One will have to struggle to identify any semblance of a principle behind the government’s assertion that religious persecution—that too only for non-Muslim minority communities from Afghanistan, Bangladesh, and Pakistan—must receive special attention under Indian citizenship law. Various minority communities in India’s neighbourhood have suffered severe persecution, not only based on their religious beliefs, but also their race, ethnicity, and language. The case of Tamils in Sri Lanka and Tibetans in China are the most prominent examples. India has also received Hindu Nepalese migrants fleeing persecution in Bhutan. The persecution of the Rohingyas is religious and ethnic in equal measure. India’s neighbourhood has also seen political persecution. In fact, some might argue that many Muslim Bengalis, who fled during the Bangladesh war, were subjected to severe persecution based on their linguistic and political ties. There is no good reason why religious persecution should be seen as more severe compared to any of these other forms of persecution. The differential treatment under the amendment bill irons over each of these complexities by legislating a religious classification.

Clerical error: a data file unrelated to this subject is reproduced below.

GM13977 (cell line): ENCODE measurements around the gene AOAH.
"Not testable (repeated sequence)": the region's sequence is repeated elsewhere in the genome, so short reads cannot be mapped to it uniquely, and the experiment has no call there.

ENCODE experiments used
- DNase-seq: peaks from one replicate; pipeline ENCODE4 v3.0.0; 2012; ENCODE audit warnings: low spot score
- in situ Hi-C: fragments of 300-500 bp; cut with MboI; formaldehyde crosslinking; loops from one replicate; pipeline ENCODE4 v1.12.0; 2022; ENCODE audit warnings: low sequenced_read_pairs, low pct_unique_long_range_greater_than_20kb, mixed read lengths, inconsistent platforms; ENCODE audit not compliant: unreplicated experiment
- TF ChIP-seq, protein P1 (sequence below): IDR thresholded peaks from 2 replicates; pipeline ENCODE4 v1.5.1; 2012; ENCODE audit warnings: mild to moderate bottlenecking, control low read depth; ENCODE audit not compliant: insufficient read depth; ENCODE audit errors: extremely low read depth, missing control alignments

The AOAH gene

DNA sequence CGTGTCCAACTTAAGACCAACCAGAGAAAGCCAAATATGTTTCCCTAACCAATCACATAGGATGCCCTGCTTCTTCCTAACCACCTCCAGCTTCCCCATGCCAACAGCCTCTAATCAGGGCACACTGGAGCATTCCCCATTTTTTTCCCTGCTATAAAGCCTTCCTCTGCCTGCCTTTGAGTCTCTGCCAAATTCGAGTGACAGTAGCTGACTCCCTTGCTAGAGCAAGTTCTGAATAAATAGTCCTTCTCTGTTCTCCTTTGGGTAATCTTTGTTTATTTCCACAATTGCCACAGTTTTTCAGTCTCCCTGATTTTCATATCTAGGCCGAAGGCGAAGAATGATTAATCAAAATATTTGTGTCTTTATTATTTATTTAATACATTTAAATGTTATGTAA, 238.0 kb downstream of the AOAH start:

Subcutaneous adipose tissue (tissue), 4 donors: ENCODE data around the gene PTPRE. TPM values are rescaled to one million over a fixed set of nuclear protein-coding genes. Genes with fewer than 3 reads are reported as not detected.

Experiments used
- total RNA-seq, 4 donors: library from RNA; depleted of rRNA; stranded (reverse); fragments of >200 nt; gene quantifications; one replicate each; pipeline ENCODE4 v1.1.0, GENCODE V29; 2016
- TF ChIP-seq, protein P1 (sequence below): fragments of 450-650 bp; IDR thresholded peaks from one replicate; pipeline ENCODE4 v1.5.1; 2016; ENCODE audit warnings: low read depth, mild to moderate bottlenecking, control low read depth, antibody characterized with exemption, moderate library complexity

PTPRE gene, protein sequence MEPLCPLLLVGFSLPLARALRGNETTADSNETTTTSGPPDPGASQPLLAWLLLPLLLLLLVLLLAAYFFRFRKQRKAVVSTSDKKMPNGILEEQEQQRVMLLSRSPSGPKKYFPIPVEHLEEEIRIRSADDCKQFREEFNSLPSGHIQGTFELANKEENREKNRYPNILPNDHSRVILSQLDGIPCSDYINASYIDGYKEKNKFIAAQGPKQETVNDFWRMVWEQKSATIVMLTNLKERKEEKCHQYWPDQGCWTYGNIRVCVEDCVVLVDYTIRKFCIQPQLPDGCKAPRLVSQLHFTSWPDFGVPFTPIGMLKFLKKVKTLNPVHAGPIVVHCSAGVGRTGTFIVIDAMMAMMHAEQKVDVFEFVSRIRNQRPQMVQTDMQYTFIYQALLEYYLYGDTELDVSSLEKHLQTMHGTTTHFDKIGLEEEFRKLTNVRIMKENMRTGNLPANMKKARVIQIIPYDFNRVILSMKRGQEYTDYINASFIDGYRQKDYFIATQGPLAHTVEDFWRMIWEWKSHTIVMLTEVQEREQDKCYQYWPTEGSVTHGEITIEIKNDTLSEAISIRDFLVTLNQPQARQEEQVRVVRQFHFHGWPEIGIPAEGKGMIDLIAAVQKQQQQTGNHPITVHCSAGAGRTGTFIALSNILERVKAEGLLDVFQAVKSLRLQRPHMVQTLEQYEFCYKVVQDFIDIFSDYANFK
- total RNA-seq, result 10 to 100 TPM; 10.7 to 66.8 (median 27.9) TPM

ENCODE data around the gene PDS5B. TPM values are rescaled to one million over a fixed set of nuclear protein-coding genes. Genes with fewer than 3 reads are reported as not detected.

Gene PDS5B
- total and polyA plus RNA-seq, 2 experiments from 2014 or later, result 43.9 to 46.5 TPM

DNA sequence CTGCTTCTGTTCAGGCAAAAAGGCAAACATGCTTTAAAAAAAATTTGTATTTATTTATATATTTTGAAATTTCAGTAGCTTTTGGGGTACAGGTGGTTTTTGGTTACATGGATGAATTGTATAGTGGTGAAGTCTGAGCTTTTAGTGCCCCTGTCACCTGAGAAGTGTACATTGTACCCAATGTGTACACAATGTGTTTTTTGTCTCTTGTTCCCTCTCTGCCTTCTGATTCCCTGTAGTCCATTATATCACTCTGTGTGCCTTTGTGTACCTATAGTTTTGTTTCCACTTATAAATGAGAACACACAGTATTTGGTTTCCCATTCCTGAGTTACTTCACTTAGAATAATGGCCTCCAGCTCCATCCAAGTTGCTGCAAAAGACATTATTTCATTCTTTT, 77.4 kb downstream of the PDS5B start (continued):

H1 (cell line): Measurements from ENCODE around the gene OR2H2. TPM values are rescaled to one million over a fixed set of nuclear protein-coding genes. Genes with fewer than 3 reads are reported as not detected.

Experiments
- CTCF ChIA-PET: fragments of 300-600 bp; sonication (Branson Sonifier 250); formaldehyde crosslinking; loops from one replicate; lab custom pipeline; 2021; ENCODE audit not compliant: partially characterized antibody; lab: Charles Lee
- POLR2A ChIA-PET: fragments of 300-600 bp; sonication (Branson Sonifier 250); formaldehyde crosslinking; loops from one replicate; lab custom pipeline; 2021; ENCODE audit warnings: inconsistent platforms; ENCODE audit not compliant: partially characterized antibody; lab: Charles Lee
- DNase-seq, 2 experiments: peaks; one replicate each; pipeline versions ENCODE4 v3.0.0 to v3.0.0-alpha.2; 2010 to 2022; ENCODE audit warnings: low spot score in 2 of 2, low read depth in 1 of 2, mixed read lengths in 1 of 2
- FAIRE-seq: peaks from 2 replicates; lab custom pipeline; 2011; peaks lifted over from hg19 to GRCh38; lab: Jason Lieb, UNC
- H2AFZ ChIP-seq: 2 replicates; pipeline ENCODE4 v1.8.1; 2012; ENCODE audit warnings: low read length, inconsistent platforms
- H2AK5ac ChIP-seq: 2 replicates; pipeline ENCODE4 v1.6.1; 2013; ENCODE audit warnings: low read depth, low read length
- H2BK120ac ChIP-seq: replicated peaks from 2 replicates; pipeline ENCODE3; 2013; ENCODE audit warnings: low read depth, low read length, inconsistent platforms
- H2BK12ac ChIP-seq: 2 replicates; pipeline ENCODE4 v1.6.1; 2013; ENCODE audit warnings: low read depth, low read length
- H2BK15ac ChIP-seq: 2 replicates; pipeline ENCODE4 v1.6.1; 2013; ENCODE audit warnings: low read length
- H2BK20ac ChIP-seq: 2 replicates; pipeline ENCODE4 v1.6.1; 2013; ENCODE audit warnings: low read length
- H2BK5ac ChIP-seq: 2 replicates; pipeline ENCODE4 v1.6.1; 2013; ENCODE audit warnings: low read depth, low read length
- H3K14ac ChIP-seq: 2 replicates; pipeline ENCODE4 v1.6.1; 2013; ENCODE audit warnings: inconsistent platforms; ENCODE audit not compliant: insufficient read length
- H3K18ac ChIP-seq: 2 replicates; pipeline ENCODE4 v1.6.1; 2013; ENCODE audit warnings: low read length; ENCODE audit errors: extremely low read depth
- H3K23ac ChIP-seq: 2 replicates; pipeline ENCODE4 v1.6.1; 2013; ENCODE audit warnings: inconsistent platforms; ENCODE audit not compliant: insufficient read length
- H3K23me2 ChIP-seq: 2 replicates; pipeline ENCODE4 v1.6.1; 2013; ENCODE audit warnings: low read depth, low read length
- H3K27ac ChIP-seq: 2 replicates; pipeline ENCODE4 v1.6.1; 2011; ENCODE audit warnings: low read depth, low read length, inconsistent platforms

The complete absence of any factual basis behind the proposed amendment’s categorisation of migrants renders it devoid of any determining principle. This categorisation is done for its own sake, only to separate non-Muslim from Muslim illegal migrants, and not in pursuance of a principle.